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Recovery of cognitive function after traumatic brain injury: a multilevel modeling analysis of Canadian outcomes.

OBJECTIVE: To ascertain patterns of cognitive recovery during the first year after traumatic brain injury (TBI). Specifically, differential recovery across cognitive domains was investigated.

DESIGN: Prospective, longitudinal, naturalistic, 1-year follow-up study.

SETTING: Large, urban inpatient neurorehabilitation program.

PARTICIPANTS: Patients (N=75) with moderate to severe TBI.

INTERVENTIONS: Not applicable.

MAIN OUTCOME MEASURES: Patients with TBI were followed over the course of 1 year, during which participants' neuropsychological status was repeatedly evaluated at 3 time points (2, 5, and 12 months postinjury).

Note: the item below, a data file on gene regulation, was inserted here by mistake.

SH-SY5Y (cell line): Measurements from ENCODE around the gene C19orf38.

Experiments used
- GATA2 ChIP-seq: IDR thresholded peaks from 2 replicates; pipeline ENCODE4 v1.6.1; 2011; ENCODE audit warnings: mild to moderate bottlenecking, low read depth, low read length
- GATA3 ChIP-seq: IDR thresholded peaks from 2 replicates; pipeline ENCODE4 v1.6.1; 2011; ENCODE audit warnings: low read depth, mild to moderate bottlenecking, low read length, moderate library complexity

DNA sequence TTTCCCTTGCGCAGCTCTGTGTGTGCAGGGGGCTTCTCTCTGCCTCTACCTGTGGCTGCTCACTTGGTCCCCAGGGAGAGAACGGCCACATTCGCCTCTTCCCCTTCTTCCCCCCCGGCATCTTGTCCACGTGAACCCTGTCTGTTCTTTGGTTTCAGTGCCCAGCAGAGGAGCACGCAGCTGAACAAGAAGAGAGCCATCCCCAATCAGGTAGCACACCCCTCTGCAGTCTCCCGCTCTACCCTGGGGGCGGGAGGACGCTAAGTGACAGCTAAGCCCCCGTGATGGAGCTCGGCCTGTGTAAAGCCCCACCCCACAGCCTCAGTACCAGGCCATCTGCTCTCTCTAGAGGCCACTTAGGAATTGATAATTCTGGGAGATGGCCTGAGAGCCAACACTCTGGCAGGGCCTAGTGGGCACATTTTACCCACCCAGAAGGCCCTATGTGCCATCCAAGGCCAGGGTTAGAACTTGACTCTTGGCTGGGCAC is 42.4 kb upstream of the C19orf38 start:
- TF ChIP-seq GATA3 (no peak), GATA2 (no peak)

RESULTS: Multilevel modeling results were consistent with previous research, demonstrating that recovery in the first year postinjury is asymptotic in nature, with more accelerated recovery occurring during the first 5 to 6 months. Importantly, results also suggest that recovery is not uniform across cognitive domains. From 2 to 5 months postinjury, steeper recovery curves were revealed for indices of memory, speeded executive function, verbal abstraction, and manual dexterity relative to untimed tests of executive function and word knowledge. Recovery trajectories did not significantly vary as a function of cognitive domain over the course of the last 5 to 12 months.

CONCLUSIONS: These results are the first to explore trajectories of recovery directly as a function of multiple cognitive domains. They are expected to have implications for rehabilitative efforts as well as our understanding of the architecture of natural recovery after TBI.

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